My columns, so far, about social networking have been somewhat negative. The main reason for this is because the hype often outweighs the measured value of social networking. However, that isn’t to say that there isn’t and never will be value in a solid social networking strategy, but rather that jumping on a bandwagon is a poor substitute for strategy.
In recent weeks, I’ve continued investigating and evaluating social networking tools and techniques as they relate to e-mail. There are some significant risks for the unwary and some valuable opportunities for those who are clear about their objectives and careful in their approach.
A simple synergy between e-mail and social networking is the “share with your network” (SWYN) capability offered by most e-mail marketing platforms. Clearly, there are many areas in which the ability to increase the reach of your messaging to those not on your list can be valuable.
Many people in the industry, myself included, suspect “share with your network” will essentially replace the “forward to a friend” systems that pass e-mails on through e-mail. However, there are some important things to take into account when deciding what content should be made shareable through social networks, who should be offered the opportunity to share that content, and how that content should be made available.
E-mails Don’t (Directly) Work in Social
The first, and perhaps most important, thing to remember is that it’s not as simple as having your subscribers post your e-mails to their Facebook Pages or Twitter feeds. Elements of e-mail simply aren’t appropriate on a social networking system. These include:
- “Click here to view this e-mail on the Web” – they’re already viewing it on the Web.
- “Please add us to your address book” – what address should they add and to which address book?
- Unsubscribe or even worse, preference center links – no one wants to be unsubscribed by their followers.
- Personalization data – points or account balances, subscriber-specific offers, etc., shouldn’t be made public and have no relevance for anyone but the original recipient.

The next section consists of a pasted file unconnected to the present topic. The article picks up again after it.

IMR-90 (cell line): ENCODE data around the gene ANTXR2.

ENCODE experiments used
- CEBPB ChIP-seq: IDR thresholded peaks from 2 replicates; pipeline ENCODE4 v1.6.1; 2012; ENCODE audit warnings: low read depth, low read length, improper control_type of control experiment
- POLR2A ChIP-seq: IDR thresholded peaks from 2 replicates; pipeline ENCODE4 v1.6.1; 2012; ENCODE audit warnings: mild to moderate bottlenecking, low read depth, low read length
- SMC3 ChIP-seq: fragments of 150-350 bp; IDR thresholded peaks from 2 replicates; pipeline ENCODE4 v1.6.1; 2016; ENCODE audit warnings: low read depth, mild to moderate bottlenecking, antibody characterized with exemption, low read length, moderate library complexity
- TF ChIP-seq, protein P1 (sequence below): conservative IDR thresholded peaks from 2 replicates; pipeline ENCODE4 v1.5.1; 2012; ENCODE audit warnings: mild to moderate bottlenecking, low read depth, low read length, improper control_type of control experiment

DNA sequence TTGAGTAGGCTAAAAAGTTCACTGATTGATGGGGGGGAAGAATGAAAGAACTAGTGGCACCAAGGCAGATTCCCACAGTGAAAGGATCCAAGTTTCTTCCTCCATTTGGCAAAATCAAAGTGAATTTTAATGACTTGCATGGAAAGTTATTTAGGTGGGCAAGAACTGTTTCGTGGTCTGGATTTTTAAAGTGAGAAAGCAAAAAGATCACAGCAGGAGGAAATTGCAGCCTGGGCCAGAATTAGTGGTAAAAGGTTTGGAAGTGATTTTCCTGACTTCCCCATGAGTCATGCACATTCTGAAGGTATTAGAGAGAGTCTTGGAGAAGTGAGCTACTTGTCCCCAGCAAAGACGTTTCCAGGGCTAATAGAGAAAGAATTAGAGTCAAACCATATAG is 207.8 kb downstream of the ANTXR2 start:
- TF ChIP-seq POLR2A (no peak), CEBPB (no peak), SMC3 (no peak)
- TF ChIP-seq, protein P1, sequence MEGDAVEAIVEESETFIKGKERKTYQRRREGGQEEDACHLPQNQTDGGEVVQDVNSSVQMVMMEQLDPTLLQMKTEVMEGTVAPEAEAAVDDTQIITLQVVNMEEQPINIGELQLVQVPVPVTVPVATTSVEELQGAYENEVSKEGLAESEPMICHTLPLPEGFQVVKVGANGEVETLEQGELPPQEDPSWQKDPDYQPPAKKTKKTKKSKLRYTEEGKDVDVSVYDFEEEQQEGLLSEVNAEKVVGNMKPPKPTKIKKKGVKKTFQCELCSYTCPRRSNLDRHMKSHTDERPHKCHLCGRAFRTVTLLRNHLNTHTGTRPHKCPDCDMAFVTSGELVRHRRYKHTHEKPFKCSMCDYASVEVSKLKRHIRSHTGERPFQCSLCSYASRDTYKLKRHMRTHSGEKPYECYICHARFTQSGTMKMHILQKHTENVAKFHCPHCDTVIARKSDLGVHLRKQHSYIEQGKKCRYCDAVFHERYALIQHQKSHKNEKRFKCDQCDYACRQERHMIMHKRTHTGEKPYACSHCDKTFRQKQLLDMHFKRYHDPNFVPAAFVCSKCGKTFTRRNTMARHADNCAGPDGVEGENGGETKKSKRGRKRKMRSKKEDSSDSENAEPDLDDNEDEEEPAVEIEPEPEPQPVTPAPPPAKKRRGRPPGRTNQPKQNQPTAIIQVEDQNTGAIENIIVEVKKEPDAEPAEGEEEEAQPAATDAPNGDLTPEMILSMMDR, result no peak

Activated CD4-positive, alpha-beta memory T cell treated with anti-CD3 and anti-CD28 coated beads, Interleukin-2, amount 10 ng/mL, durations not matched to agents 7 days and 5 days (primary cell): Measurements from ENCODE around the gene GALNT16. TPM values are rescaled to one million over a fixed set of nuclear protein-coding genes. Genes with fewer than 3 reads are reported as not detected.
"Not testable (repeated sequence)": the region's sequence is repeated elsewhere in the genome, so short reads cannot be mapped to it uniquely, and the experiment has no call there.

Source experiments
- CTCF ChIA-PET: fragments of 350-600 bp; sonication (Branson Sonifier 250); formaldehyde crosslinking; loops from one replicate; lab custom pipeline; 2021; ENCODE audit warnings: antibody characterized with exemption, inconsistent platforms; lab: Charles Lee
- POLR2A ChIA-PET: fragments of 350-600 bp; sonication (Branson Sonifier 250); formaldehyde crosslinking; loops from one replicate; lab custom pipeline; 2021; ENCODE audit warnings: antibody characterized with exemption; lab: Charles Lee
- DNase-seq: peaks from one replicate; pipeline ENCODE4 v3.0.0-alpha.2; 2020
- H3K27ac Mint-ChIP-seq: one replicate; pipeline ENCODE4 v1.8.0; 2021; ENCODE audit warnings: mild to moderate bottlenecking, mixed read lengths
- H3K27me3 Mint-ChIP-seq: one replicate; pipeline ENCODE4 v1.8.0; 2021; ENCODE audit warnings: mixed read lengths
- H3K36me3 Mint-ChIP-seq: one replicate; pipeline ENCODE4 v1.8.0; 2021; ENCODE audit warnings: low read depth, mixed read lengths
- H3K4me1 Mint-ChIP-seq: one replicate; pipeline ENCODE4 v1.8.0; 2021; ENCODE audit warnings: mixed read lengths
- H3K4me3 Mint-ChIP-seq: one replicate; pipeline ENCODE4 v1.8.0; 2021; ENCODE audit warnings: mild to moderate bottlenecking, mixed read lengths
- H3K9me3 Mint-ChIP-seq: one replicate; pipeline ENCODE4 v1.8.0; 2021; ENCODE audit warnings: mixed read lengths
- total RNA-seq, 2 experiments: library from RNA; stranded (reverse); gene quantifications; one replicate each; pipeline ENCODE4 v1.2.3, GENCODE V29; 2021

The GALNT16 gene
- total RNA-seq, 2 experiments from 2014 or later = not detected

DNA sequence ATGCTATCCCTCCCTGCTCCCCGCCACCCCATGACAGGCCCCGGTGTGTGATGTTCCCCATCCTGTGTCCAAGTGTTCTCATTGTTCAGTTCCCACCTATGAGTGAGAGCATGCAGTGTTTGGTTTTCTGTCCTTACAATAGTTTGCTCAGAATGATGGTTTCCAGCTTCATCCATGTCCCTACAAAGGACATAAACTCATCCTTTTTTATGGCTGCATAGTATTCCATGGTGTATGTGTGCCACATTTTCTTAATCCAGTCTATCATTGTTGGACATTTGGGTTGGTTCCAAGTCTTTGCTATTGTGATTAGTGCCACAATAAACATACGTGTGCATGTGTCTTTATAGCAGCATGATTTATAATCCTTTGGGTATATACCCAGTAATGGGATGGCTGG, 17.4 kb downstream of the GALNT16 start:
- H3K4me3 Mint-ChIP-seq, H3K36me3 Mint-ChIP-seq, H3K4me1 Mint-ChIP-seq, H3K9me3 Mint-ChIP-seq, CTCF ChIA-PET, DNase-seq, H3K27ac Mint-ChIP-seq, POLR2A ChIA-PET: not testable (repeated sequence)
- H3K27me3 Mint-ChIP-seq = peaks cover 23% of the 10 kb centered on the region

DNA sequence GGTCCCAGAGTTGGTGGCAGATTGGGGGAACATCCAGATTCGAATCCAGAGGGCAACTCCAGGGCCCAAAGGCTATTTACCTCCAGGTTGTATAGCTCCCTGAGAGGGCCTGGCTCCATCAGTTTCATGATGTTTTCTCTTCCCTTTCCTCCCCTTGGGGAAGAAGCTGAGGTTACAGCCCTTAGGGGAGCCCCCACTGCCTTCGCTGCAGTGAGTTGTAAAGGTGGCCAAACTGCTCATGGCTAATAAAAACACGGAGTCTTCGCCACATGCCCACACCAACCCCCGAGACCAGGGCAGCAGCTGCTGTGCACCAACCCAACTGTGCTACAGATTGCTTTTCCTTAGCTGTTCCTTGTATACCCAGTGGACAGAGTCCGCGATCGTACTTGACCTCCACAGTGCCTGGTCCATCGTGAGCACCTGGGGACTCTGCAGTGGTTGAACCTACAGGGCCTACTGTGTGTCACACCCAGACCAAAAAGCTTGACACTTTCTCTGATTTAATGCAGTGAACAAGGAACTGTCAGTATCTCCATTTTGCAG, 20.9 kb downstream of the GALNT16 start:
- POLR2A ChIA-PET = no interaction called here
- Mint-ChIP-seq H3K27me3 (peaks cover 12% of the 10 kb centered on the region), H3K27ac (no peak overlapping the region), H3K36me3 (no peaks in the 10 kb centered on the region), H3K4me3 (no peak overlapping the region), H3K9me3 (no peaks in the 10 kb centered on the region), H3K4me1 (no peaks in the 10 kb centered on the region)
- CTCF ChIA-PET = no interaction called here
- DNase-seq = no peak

Unfortunately, there are live examples of the above from many major brands and major industry players. In the most egregious cases, I’ve had the capability to view, and even alter, the complete preference profile of people I don’t even know.
Therefore, it’s important to create content that’s suitable for sharing and ensure that your SWYN application shares this content. It may be easier to just have your system share the original e-mail, but the privacy and security of your list, as well as the recipient experience, dictates that you put in the extra effort to create social-ready content.
Who Gets to Share Matters
Sharing can be a double-edged sword. Sharers get to comment on what they’re sharing and not all sharers are created equal. The last thing you want is your latest message tweeted and re-tweeted as:
“Look at the latest rip-off spam from yourco! #yourcompanysucks http://bit.ly/xxxxx”
While who shares what can be helpful in identifying your most loyal and influential recipients, it’s important to have some idea who your most, and least, engaged recipients are before you start. Then begin by offering only the more engaged recipients the opportunity to share.
Work Through the Experience
In evaluating the various offerings in this area, I’ve found that the user experience of sharing content and accessing shared content is quite variable. I’ve seen all kinds, from systems that produce URLs for Twitter that are well over 70 characters long to those that instead of using Facebook’s URL sharing, produce obtuse and confusing status updates. Given the poor experience that I’ve seen, I suspect the marketers either didn’t realize how bad it was or they were so driven to use social that they ignored it.
No matter what system you’re using, you should go through the experience. Try it both as a sharer and a sharee. Make sure that the experience you’re offering your recipients meets your standards and adds value to the experience; if not, don’t include it.
Social networking as a marketing medium is still in the earliest stages. No one has all the answers yet and the unexpected can happen, both the positive and the negative.
For this reason, enabling social sharing can’t be an unmanned “lights-off” tactic. It’s important to monitor what’s going on – who is sharing what, what is the experience, and how it’s being received. If it’s all going wrong, you need to respond and respond quickly.
As we gain experience with social networking, the social mores, as well as what works and what doesn’t, will change and evolve. Right now, don’t trust anyone who claims they have all the answers or step-by-step instructions on social networking success. Tread carefully, watch closely, and test, test, and test again.
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